Hip fracture patients represent various perioperative challenges related to their significant comorbidity burden and the high incidence of morbidity and mortality. As population trend data remain rare, we aimed to investigate nationwide trends in the United States in patient demographics and outcomes in patients after hip fracture repair surgery.
After Institutional Review Board (IRB) approval (IRB#2012-050), data covering hip fracture repair surgeries were extracted from the Premier Healthcare Database (2006–2016). Patient demographics, comorbidities, and complications, as well as anesthesia and surgical details, were analyzed over time. Cochran–Armitage trend tests and simple linear regression assessed significance of (linear) trends.
Among N = 507,274 hip fracture cases, we observed significant increases in the incidence in preexisting comorbid conditions, particularly the proportion of patients with >3 comorbid conditions (33.9% to 43.4%, respectively; P < .0001). The greatest increase for individual comorbidities was seen for sleep apnea, drug abuse, weight loss, and obesity. Regarding complications, increased rates over time were seen for acute renal failure (from 6.9 to 11.1 per 1000 inpatient days; P < .0001), while significant decreasing trends for mortality, pneumonia, hemorrhage/hematoma, and acute myocardial infarction were recorded. In addition, decreasing trends were observed for the use of neuraxial anesthesia either used as sole anesthetic or combined with general anesthesia (7.3% to 3.6% and 6.3% to 3.4%, respectively; P < .0001). Significantly more patients (31.9% vs 41.3%; P < .0001) were operated on in small rather than medium- and large-sized hospitals.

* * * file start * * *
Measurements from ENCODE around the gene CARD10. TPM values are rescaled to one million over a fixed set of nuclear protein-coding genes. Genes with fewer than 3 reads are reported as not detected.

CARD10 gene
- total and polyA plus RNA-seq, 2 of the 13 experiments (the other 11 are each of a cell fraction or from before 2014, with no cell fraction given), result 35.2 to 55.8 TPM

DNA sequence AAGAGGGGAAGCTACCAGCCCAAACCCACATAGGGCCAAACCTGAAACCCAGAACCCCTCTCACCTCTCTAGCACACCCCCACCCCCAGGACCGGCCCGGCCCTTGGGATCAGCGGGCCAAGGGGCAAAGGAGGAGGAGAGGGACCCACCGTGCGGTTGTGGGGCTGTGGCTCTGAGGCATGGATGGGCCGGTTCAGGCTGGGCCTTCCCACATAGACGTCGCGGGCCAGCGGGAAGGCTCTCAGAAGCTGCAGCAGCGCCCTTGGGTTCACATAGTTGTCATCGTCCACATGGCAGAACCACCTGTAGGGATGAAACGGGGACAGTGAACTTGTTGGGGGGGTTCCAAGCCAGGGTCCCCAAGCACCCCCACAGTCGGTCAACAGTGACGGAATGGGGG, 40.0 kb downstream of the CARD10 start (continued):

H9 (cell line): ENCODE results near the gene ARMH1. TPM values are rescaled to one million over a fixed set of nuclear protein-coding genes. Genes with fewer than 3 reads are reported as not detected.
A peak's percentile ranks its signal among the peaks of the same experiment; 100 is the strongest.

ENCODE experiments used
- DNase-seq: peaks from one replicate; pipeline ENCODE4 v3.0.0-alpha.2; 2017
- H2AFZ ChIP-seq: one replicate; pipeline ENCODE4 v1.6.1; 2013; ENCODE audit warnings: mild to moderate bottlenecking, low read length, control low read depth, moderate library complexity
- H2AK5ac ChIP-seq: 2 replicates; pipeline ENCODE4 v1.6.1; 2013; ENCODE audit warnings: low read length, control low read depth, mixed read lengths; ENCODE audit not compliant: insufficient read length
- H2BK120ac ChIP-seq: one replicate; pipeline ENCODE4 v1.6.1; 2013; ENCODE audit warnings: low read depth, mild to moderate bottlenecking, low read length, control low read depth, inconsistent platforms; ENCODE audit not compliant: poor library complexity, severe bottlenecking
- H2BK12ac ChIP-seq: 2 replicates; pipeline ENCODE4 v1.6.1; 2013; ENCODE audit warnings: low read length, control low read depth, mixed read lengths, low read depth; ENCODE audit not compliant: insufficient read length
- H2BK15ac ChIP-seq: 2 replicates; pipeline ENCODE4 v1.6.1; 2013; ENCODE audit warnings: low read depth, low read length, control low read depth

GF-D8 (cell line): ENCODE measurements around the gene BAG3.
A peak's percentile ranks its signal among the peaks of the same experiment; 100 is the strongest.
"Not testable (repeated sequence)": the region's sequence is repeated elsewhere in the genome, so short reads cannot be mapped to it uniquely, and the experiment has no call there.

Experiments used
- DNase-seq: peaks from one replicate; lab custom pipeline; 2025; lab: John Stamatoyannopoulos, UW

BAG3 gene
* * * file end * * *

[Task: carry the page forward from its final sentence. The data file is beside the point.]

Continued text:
From 2006 to 2016, the overall comorbidity burden increased among patients undergoing hip fracture repair surgery. Throughout this same time period, incidence of postoperative complications either remained constant or declined with the only significant increase observed in acute renal failure. Moreover, use of regional anesthesia decreased over time. This more comorbid patient population represents an increasing burden on the health care system; however, existing preventative measures appear to be effective in minimizing complication rates. Although, given the proposed benefits of regional anesthesia, decreased utilization may be of concern.